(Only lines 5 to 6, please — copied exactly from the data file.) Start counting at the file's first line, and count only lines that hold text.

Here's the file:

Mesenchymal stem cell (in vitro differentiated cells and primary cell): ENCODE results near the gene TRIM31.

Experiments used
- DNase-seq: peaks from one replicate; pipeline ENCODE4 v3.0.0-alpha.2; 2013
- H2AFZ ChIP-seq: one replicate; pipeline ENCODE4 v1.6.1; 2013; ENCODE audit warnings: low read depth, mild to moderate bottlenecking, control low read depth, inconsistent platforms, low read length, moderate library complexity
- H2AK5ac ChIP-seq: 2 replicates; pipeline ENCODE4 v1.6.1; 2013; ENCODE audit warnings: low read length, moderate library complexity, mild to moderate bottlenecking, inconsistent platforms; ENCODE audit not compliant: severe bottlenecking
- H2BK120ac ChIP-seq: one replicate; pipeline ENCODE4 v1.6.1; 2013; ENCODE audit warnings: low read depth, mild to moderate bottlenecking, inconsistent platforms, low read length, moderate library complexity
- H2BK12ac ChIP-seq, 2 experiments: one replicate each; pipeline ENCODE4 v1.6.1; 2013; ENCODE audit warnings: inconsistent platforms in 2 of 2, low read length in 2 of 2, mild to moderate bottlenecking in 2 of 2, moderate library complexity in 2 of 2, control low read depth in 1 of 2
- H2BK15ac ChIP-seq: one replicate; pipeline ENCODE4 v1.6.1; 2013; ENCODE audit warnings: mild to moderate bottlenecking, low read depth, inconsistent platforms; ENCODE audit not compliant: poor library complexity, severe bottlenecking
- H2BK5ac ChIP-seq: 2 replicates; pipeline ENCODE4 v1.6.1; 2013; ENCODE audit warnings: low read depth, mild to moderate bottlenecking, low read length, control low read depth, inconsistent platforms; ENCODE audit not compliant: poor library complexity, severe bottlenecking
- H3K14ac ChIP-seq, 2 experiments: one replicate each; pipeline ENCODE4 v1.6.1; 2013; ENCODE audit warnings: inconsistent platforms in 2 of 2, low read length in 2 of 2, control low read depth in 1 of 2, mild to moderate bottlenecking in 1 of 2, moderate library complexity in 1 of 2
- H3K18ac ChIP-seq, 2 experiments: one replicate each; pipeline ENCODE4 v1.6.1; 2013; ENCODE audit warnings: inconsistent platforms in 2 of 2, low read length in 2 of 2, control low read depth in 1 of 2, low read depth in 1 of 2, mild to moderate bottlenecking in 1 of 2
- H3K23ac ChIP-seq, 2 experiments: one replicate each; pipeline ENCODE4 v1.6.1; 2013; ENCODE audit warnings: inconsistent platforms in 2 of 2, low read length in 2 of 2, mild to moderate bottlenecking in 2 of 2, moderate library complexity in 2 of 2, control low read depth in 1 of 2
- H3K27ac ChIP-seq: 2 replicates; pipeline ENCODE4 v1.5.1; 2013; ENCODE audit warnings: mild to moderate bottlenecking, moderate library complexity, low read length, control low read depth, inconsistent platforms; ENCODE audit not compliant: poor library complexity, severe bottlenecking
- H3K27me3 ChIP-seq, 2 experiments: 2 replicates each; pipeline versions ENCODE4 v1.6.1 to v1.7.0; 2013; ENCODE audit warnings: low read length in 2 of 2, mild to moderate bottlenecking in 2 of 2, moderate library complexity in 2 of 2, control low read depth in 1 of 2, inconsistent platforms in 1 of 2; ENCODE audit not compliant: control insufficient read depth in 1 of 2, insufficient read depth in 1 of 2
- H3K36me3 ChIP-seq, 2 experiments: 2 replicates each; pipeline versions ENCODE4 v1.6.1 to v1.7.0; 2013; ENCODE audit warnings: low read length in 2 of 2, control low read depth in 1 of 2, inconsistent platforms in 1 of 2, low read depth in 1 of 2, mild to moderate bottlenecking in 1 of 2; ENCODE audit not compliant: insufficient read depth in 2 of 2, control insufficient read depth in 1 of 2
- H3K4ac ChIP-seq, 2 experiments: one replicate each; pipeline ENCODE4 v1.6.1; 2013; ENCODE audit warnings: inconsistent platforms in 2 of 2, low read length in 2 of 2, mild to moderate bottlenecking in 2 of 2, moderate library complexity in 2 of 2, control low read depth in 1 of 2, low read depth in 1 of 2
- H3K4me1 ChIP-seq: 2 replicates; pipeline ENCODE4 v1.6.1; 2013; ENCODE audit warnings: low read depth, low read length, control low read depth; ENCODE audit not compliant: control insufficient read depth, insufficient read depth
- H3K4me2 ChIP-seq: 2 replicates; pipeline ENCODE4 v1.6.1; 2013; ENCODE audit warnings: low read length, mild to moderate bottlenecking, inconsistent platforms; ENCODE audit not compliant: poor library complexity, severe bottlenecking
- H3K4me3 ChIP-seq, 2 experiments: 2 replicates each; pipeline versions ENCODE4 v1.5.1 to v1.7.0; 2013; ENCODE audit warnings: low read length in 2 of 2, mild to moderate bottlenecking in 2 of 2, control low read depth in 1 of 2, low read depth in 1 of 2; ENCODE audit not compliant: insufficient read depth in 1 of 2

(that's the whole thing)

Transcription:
- H2AK5ac ChIP-seq: 2 replicates; pipeline ENCODE4 v1.6.1; 2013; ENCODE audit warnings: low read length, moderate library complexity, mild to moderate bottlenecking, inconsistent platforms; ENCODE audit not compliant: severe bottlenecking
- H2BK120ac ChIP-seq: one replicate; pipeline ENCODE4 v1.6.1; 2013; ENCODE audit warnings: low read depth, mild to moderate bottlenecking, inconsistent platforms, low read length, moderate library complexity